By Stacy Alexander Evans
Reporter with Silicon Hills News
A recruiting event that features a cover band playing ’80’s era glam, staff avatars swiped from the Street Fighter video game, leadership who are not shy about proclaiming their love of beer: clearly the Bigcommerce team knows how to have a good time, yet their revelry is wrapped inside a crisp, clean package.
Co-founder Mitchell Harper, a native of Australia, lays it on the line: “We wanted to make all of our office locations accommodating, fun and innovative,” he says “so people didn’t feel like they “had” to come to work, but rather, that they wanted to come to work.”
This playful attitude has become synonymous with startup culture, but for Harper and his partner Eddie Machaalani—who founded the company together in Sydney in 2004 and opened their Austin office in 2009 after a name change from Interspire to Bigcommerce—their passion and enthusiasm is grounded in their mutual devotion to small businesses.
Simply put, Bigcommerce is a one-stop shop for small business: a veritable mashup of self-service tools for web design, ecommerce and marketing, but with more DIY customization options than many of the stand-alone products.
Air Plant Worlds is one Austin business that’s had some success with the Bigcommerce platform, and cofounders Leila Nazari and Sean Findley are a startup success story all their own. They launched at the end of last year, and for the month of December—just six weeks after going live—they had over 3,000 unique visitors to their site and 12,000 page views, quite a feat for a new concept featuring the artful presentation of soil-free plants in glass and wooden containers.
According to Findley, Bigcommerce outshone its competitors in the realm of expandability. “We were looking for something that would be easy enough to use in the beginning, at launch, but still be powerful enough to where it could grow with us.” In addition, Nazari says you just can’t beat the streamlined capabilities of a single provider. “Before you had to have a bunch of different accounts and go to all these different places to do different things, but Bigcommerce puts all of those things in the bag all together.”
Harper says Air Plant Worlds is a great example of what can be done with the Bigcommerce tool kit, claiming “it does make it really easy to build a beautiful online store exactly like theirs in a matter of hours.”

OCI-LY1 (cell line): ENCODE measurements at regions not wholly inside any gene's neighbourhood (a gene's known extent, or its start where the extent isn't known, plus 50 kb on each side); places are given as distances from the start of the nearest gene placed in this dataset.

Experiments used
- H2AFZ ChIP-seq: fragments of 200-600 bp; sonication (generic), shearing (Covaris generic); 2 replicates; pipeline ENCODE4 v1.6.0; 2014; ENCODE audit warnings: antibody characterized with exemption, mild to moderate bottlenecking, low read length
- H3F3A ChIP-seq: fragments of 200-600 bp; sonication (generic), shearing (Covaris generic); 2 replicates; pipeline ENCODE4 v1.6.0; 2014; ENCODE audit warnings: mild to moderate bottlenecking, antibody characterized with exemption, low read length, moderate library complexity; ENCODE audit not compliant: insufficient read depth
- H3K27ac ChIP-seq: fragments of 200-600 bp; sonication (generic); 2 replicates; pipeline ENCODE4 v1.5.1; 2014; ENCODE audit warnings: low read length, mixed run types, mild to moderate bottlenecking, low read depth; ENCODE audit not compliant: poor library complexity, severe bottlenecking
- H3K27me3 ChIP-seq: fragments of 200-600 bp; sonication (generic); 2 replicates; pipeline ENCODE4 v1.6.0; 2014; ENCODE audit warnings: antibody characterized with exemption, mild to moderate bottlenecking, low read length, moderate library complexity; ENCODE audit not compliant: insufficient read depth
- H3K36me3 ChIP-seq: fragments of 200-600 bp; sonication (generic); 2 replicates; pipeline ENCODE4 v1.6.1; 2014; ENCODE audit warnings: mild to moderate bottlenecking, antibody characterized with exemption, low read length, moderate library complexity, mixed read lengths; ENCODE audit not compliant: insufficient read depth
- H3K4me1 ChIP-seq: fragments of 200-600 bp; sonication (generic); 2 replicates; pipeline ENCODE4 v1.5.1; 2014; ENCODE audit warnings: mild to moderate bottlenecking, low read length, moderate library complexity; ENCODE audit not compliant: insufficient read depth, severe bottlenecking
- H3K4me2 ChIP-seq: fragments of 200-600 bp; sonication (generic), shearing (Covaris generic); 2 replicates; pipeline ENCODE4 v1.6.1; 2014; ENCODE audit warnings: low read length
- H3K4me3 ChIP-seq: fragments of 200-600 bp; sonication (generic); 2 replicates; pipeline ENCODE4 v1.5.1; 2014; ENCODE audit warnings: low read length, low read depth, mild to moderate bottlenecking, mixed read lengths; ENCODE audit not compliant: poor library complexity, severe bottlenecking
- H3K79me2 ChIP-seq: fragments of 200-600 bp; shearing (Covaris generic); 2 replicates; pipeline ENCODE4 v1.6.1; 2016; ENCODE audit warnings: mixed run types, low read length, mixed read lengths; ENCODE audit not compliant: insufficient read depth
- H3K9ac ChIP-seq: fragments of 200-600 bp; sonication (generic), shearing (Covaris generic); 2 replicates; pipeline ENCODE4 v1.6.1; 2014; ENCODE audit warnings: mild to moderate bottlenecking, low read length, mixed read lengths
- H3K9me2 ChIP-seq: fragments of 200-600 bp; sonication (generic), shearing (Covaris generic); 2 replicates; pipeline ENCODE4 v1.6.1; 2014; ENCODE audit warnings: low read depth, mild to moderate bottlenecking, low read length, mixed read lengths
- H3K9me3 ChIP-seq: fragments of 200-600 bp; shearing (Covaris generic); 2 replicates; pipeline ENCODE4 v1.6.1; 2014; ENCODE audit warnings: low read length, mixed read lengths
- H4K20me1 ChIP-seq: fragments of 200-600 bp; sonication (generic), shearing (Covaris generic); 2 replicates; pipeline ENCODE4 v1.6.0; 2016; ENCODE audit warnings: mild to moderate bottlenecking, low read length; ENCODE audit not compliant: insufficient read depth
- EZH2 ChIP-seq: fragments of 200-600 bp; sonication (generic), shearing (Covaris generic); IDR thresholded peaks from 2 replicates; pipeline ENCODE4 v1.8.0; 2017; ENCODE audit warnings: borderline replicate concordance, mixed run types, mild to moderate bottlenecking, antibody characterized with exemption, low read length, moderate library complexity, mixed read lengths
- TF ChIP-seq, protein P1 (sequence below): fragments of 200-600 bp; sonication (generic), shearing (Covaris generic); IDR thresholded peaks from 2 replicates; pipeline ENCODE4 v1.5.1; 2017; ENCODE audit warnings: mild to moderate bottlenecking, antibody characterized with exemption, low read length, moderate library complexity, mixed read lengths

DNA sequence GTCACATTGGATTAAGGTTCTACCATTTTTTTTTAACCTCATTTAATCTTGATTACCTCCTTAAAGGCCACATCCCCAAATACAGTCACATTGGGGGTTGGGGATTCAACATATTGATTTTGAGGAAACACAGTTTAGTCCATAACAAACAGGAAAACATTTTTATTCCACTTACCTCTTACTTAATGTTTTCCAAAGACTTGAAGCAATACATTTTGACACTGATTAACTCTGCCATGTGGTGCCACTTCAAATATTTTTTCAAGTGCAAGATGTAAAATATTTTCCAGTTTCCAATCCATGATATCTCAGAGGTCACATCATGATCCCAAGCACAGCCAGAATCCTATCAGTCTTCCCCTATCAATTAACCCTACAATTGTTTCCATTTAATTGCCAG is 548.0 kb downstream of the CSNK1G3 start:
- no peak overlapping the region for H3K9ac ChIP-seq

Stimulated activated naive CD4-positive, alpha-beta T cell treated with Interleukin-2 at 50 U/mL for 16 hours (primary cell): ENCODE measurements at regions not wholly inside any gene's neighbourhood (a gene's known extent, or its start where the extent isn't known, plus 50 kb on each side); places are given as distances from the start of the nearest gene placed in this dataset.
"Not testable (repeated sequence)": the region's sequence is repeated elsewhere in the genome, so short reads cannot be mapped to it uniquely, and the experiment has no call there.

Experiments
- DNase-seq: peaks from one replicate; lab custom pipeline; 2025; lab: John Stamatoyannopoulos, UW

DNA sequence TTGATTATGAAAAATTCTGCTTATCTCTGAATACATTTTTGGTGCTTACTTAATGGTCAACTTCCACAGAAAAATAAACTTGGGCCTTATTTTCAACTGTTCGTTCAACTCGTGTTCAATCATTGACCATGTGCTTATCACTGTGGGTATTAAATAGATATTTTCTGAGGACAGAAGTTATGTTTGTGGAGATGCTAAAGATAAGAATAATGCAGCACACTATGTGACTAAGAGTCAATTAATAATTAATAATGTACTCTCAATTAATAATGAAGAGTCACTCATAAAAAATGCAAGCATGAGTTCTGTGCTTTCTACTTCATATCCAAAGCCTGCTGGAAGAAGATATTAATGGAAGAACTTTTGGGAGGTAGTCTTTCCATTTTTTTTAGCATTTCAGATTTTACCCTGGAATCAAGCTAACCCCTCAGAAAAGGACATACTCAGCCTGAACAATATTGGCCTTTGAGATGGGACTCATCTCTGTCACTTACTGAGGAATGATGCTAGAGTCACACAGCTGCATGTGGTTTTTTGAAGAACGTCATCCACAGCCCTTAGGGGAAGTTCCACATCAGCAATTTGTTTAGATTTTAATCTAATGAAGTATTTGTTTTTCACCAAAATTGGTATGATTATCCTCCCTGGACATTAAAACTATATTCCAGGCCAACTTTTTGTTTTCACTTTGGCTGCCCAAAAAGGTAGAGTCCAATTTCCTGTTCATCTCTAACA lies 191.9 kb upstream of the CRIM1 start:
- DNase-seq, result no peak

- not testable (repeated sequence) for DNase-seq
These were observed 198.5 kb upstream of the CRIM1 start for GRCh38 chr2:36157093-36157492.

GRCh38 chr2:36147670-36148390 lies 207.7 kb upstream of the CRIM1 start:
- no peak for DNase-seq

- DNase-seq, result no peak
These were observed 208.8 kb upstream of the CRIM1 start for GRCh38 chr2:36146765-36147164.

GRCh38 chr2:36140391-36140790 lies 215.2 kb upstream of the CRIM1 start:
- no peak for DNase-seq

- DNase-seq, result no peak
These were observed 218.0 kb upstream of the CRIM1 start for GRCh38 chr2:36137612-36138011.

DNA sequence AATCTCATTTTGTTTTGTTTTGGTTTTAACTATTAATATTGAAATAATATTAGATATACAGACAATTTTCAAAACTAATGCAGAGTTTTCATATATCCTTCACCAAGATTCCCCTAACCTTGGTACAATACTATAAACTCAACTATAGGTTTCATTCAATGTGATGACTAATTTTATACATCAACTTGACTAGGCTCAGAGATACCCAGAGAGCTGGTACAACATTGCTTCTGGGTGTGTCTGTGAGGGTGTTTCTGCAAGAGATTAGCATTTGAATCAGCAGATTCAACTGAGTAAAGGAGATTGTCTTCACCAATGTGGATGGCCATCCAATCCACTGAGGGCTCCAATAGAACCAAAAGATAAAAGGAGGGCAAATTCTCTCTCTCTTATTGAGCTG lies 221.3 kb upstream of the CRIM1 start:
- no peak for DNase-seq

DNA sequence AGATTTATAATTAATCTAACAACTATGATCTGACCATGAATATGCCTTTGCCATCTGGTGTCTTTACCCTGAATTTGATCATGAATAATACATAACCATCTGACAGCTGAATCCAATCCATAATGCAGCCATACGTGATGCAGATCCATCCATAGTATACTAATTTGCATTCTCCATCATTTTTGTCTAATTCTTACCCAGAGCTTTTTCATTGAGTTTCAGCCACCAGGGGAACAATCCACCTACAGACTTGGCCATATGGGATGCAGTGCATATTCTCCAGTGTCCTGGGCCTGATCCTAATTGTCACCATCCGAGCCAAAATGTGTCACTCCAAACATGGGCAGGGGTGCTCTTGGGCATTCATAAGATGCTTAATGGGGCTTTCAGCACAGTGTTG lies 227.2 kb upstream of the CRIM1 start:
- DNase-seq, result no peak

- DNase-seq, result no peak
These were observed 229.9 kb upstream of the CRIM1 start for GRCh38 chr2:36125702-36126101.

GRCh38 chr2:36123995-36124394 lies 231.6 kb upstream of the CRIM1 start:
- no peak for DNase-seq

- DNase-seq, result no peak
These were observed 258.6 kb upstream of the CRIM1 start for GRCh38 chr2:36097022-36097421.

According to this cofounder, with his company’s tools, a client’s ingenuity knows no bounds. “This is a delicate product, but by displaying a ‘shipping made easy’ banner in bright orange on every page,” says Harper, “they proactively address a concern many online consumers may have. In addition to telling shoppers what to expect and the savings they can receive, it also links to the site’s shipping and returns policy so there are no questions left unanswered.”
In addition to this client-centered business model, Harper says he also owes his success to a solid relationship with his cofounder, Machaalani.
As evidenced by the existence of Techman-About-Town Damon Clinkscales’ cofounder matchup service Founder Dating, choosing the right cofounder is not unlike choosing a mate, with the stakes being just as high. Harper agrees.
“In my view, you don’t want to get either of these wrong,” says the man from down under, “I’m sure divorce is just as hard as parting ways with a cofounder. We were both lucky in that we seemed to stumble upon each other by chance and got along from day one.” He takes this notion of fostering relationships one step further by saying it doesn’t hurt that their wives are friends. “We’ve got their support when we need to focus on the business for extended periods of time,” says Harper, “such as when we’re raising capital or spending time on the road for public relations.”
Through it all, a common link can be found—relationships. Bigcommerce makes client relationships abroad as important as those closer to home. To this end, mixing business with pleasure becomes much more than a game of ping-pong in the office.
As Brad Feld, managing director at the Foundry Group famously said, “You can’t motivate people, you can only create a context in which people are motivated.”